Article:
You Can’t Keep Up with Them
Release Date: April 16, 2010
Starring: David Duchovny, Demi Moore,
Amber Heard, Ben
Hollingsworth, Gary Cole,
Glenne Headly, and Lauren
Audience: Older teenagers and adults
Runtime: 98 minutes
Distributor: Roadside Attractions
Director: Derrick Borte
Executive Producer: Sheetal Talwar, Tom Luse, Paul
Young, and Peter Principato
Producer: Doug Mankoff, Andrew
Spaulding, Derrick Borte, and
Writer: Derrick Borte
Address Comments To:Howard Cohen and Eric d’Arbeloff
421 South Beverly Drive, 8th Floor
Beverly Hills, CA 90212
Phone: (310) 789-4710
Fax: (310) 789-4711
Steve and Kate are very rich. Steve spends his days at the country club playing golf and Kate visits spas and goes shopping. Teenager Jenn has all the clothes the other girls want, and teenager Mick has all the electronic games and gadgets all the other boys want. The only thing is, they are not a family. They are co-workers posing as a family for a stealth marketing company. They make everyone in their circle of influence want the things they own to increase sales for various products.
Mastermind “handler” KC tracks the fake family’s scores and encourages Steve, who is new to this job, to increase his influence and subsequently increase product sales.
Pretending to be husband and wife, Steve and Kate eventually become romantically involved. Jenn begins having an affair with a married man from the community. Mick turns out to have homosexual lusts and attempts to kiss a fellow student but is rebuffed.
Steve befriends Larry, a neighbor, and is able to convince him and others to buy the same car, golf clubs, cigars, and the like. Larry, though, cannot keep up and ultimately commits suicide because he’s so far in debt.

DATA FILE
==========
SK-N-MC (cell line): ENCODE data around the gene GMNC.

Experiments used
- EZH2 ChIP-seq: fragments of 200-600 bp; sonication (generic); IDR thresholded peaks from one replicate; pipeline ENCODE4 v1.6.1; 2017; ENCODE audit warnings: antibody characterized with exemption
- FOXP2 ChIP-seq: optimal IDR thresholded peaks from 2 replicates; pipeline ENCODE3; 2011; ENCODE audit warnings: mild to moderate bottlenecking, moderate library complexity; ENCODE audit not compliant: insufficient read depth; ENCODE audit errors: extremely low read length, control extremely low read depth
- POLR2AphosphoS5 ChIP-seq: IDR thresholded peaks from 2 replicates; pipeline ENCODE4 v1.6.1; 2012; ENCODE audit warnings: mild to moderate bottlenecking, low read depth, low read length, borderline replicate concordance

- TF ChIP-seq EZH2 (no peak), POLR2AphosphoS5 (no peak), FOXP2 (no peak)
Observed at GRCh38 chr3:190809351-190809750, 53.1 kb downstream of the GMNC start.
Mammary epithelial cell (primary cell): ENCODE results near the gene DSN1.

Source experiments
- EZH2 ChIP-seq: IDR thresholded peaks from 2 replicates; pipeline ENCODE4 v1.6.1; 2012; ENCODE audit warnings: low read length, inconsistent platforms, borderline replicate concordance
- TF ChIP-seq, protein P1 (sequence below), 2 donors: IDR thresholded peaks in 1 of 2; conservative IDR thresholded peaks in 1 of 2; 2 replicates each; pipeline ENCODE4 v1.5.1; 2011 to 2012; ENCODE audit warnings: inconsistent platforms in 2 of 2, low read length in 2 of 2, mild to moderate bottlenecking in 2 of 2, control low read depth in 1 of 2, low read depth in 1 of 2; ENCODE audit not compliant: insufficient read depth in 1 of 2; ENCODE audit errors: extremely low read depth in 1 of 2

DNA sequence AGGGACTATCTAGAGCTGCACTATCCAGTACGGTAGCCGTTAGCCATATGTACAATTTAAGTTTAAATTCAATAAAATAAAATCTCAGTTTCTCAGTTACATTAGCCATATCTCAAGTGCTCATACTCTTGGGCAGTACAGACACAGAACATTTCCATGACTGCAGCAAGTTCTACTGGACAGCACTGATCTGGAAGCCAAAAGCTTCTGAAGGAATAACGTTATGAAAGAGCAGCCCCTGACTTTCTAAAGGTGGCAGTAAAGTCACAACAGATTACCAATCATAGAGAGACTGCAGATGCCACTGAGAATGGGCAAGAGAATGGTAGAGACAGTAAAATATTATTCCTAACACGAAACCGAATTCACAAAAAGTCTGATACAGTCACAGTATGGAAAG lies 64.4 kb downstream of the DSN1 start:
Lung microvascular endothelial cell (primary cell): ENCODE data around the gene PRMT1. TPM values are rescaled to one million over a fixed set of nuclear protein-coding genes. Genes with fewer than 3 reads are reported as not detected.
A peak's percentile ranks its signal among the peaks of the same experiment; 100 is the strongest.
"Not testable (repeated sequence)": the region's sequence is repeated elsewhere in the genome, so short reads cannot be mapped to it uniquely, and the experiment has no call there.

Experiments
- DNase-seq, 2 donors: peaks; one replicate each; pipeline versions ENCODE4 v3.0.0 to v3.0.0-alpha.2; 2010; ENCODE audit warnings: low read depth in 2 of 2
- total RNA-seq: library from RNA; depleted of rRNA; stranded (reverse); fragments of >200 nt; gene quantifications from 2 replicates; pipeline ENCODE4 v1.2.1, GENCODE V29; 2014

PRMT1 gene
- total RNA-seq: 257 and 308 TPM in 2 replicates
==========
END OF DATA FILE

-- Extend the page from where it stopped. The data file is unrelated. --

Larry’s death serves as a wake up call for Steve, who realizes that he is living a lie and in some way contributed to Larry’s death. He admits to the neighbors what’s happening and is fired. Kate and the others flee from the house and get reassigned to a new city with a new “husband/father.” Steve is able to find them and pleads with Kate to leave the pretend life and go with him.
THE JONESES is a very clever and unique concept. There is fun in watching the pretend family try to influence everyone around them to buy the things that they own. The story, though, doesn’t hold up, and, by the end, the unique concept is wearing thin.
There is also a very large story hole and that is how KC the handler actually tracks sales so she can announce that Steve has influenced 4% or 15%. Their strategy is a “ripple effect” – they tell someone who tells someone else. But, how exactly is that quantified?
The characters are a bit flat, and only toward the end do viewers get to know Steve and Kate at all.
THE JONESES has strong sexual immorality in it. The “teenage daughter” is having an affair with a married man who is a friend of her “parents.” The “teenage son” has homosexual lusts and attempts to kiss a fellow male student. Also, Steve and Kate aren’t really married but they begin to sleep together.
These strong pagan, homosexual elements, some nudity, brief foul language, and other troubling elements are excessive and turn THE JONESES into an unacceptable viewing experience.
THE JONESES is a very clever and unique concept. There is fun watching the pretend family try to influence everyone around them to buy the things that they own. The story, though, doesn’t hold up. The characters are a bit flat. Only towards the end do viewers get to know Steve and Kate at all. With strong pagan, homosexual elements diluting the movie positive ending, including some foul language and strong sexual immorality, THE JONESES is not really an acceptable comedy for media-wise viewers.